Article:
I was only able to stop there one Saturday on my way to the airport and take photos of the exterior. Fortunately, one of my cousins had once taken interior photos which he shared with me. (Thank you, Tom!)
What’s your favorite snack while writing?
Twizzlers. And Coke. The closer I get to deadline the more Twizzlers I eat and the more Coke I drink.
Let’s talk about your writing life...
Are you a Panster or Plotter?
On that spectrum, I’m more of a pantser, but I prefer the term organic writer. I begin with a few ideas about the characters and things that should happen. Then I write and wait to see what surprises will show up. Sometimes it’s rough going, but the characters haven’t failed me yet.
However! My next contracts are for two cozy mysteries. The proposal for the first required a chapter-by-chapter summary. So now I’m writing my first story as a plotter. I’m eager to see how the process will be different.
What advice would you give to aspiring authors for writing and/or publishing?
I always answer this question the same way: attend writers’ conferences, enter reputable contests, and join a critique group. Each of these proved to be an invaluable milestone on my own writing journey. I learned so much from workshops, the feedback from judges, and my critique partners. Conferences are also a great place to network.
Are there any books or resources you could recommend to younger writers looking to grow in their craft?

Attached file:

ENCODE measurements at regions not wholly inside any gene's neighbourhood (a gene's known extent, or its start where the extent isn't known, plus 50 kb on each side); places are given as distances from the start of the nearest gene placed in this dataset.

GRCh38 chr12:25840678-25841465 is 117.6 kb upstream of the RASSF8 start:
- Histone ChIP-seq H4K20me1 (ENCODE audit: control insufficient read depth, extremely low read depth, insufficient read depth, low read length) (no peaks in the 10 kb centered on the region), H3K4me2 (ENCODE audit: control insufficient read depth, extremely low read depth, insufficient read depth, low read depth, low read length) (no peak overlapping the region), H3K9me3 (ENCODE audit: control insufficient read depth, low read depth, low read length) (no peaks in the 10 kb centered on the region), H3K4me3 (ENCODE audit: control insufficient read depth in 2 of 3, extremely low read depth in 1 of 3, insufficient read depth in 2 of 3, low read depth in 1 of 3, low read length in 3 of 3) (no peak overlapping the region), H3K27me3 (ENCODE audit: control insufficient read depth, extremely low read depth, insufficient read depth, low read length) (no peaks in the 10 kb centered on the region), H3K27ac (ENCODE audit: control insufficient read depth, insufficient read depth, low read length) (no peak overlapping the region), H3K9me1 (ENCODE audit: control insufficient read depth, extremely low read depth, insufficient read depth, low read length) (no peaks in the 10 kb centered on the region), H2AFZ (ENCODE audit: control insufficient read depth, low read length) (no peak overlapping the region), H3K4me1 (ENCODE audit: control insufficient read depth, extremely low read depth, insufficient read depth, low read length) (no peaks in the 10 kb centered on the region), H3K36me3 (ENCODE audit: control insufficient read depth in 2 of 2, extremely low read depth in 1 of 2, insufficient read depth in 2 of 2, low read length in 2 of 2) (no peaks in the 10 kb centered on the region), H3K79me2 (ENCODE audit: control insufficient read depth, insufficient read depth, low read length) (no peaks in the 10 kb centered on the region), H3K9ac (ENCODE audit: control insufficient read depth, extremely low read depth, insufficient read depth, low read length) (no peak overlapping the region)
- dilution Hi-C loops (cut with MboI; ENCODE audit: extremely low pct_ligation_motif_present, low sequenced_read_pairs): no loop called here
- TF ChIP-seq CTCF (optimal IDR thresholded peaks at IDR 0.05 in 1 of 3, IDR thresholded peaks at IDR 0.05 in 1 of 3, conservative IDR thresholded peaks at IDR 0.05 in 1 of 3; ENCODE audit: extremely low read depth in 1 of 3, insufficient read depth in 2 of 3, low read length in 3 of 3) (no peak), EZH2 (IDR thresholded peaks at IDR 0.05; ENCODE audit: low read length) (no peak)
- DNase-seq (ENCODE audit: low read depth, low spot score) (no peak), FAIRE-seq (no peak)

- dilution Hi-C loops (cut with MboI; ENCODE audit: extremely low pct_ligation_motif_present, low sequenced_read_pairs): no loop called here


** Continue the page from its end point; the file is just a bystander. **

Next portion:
Two of my favorites are Story Trumps Structure by Steven James and The Fire in Fiction by Donald Maass. Next up on my reading list is The Art of Character by David Corbett.
What's one chore you hate doing?
The litter box I do not like.
It makes my nose go closed.
But kittens go then go again.
“Outdoors! Outdoors!” I propose.
They stare at me with cattish eyes
While I scoop scoop scoop the gross.
And after taking a few cleansing breaths
A silly poem I compose.
What's your favorite chore?
I love to run errands.
To the post office, gas station and store.
The dry cleaners, the car wash, the vet.
B&N, Target, and more.
Then lunch with my Kindle
And the story du jour.
This is why I’m better known for my fiction than my poetry.
If your book became a movie, who would you cast for your main characters?
In Brett’s eyes, Dani is an adorable “slip of a girl” who is nothing like the women he usually dates. A brunette Shailene Woodley, the star of the Divergent movies, is perfect to play Dani.
But who is perfect to play Brett?
I haven’t a clue.
The guy is too handsome for his own good with blond hair, blue-eyes, deep dimples, and a charming smile. And he’s thirty years old. Any suggestions?
September is Classical Music Month (who knew?). In keeping with that theme, do you have a favorite character from a classical novel?
Oh, yes! One of my favorite novels is Les Miserables and its protagonist, Jean Valjean, is an amazingly complex character.
I’m also going to say Milly, Adam’s bride in Seven Brides for Seven Brothers. The movie may not be classical music but it’s a classic musical. :)
What are you currently reading?
After watching the first season of Poldark, I got hooked on the twelve-book series written by Winston Graham. I’m on the eleventh one, The Twisted Sword. Mr. Graham also wrote Marnie which Alfred Hitchcock turned into a movie.